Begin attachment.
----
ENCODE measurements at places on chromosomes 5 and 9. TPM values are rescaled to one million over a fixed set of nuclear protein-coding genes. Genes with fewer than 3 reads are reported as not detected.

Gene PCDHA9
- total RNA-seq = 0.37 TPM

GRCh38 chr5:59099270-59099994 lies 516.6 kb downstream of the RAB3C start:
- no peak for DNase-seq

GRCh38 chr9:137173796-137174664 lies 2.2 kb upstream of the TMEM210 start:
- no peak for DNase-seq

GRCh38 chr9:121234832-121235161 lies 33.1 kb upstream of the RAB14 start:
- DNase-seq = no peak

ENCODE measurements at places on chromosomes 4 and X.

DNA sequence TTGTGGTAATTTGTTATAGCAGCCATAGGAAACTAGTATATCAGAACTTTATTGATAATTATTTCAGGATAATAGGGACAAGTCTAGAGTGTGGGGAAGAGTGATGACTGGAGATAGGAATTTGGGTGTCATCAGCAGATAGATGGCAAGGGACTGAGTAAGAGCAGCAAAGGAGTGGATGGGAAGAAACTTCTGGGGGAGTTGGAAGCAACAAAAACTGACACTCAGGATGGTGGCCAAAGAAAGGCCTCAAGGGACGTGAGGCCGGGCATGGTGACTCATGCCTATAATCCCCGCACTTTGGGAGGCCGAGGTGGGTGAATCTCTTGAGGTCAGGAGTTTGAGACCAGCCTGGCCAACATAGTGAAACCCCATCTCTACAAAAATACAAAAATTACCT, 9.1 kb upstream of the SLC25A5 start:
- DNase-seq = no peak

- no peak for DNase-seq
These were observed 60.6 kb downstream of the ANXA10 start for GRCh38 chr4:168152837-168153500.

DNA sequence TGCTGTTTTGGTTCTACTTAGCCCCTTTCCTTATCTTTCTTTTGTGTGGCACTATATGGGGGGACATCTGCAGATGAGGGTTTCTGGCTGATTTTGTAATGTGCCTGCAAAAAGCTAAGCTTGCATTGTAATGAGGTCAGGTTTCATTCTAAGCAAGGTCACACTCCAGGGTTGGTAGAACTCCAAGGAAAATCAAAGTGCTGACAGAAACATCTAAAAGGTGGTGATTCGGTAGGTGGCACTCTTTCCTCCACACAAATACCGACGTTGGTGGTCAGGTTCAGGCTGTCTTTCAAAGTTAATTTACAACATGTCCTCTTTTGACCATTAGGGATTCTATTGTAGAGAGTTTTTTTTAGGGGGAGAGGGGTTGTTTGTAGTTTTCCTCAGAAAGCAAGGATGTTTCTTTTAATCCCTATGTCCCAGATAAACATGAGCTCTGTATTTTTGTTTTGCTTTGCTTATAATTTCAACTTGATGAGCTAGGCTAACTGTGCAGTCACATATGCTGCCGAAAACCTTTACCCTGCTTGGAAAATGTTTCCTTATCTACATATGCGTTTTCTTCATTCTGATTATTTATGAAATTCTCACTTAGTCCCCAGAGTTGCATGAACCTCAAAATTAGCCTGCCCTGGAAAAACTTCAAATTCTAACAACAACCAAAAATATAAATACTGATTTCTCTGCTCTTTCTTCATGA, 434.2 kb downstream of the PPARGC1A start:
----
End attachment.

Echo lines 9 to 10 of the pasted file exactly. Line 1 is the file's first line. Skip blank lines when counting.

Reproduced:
- DNase-seq = no peak

ENCODE measurements at places on chromosomes 4 and X.